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Evolution can follow predictable genetic trajectories1, indicating that discrete environmental shifts can select for reproducible genetic changes2-4. Conspecific individuals are an important feature of an animal's environment, and a potential source of selective pressures. We show here that adaptation of two Caenorhabditis species to growth at high density, a feature common to domestic environments, occurs by reproducible genetic changes to pheromone receptor genes. Chemical communication through pheromones that accumulate during high-density growth causes young nematode larvae to enter the long-lived but non-reproductive dauer stage. Two strains of Caenorhabditis elegans grown at high density have independently acquired multigenic resistance to pheromone-induced dauer formation. In each strain, resistance to the pheromone ascaroside C3 results from a deletion that disrupts the adjacent chemoreceptor genes serpentine receptor class g (srg)-36 and -37. Through misexpression experiments, we show that these genes encode redundant G protein-coupled receptors for ascaroside C3. Multigenic resistance to dauer formation has also arisen in high-density cultures of a different nematode species, Caenorhabditis briggsae, resulting in part from deletion of an srg gene paralogous to srg-36 and srg-37. These results demonstrate rapid remodeling of the chemoreceptor repertoire as an adaptation to specific environments, and indicate that parallel changes to a common genetic substrate can affect life history traits across species.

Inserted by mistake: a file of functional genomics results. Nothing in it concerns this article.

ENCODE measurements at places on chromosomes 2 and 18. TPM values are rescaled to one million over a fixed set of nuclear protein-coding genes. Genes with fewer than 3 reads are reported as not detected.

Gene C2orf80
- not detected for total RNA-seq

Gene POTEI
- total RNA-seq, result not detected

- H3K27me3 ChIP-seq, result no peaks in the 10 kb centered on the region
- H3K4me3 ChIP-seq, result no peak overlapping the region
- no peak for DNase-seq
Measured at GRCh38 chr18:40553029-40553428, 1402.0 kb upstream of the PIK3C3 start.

Caenorhabditis elegans and many other nematode species evaluate environmental conditions to choose between two alternative developmental trajectories, one leading to rapid reproduction and one leading to arrest in the long-lived, stress-resistant dauer larva stage. High population density, limiting food, and high temperature promote dauer larva formation5 (Figure 1a), a stage that corresponds to the infectious juvenile stage of parasitic nematodes. Dauer larvae do not feed or reproduce, but can survive under conditions that kill other stages, and respond to environmental improvements by exiting the dauer stage and resuming reproductive development. Although the pheromone cues that signal nematode density are normally integrated with food availability, pheromone accumulation in high-density liquid cultures causes animals to form dauer larvae despite the presence of ample food6. Nonreproducing dauer animals would appear to be at a disadvantage relative to those that continue to grow in these conditions. To examine adaptation to high density culture conditions, we measured dauer formation in two laboratory strains of C. elegans, LSJ2 and CC1, that were grown in liquid axenic media for approximately and fifty and four years, respectively, before permanent cultures were frozen down7, 8 (Figure 1b and Methods). Unlike wild-caught strains9 and the standard laboratory strain N210, which readily form dauers in response to partially purified N2 dauer pheromone, CC1 and LSJ2 strains formed virtually no dauer larvae (Figure 1c).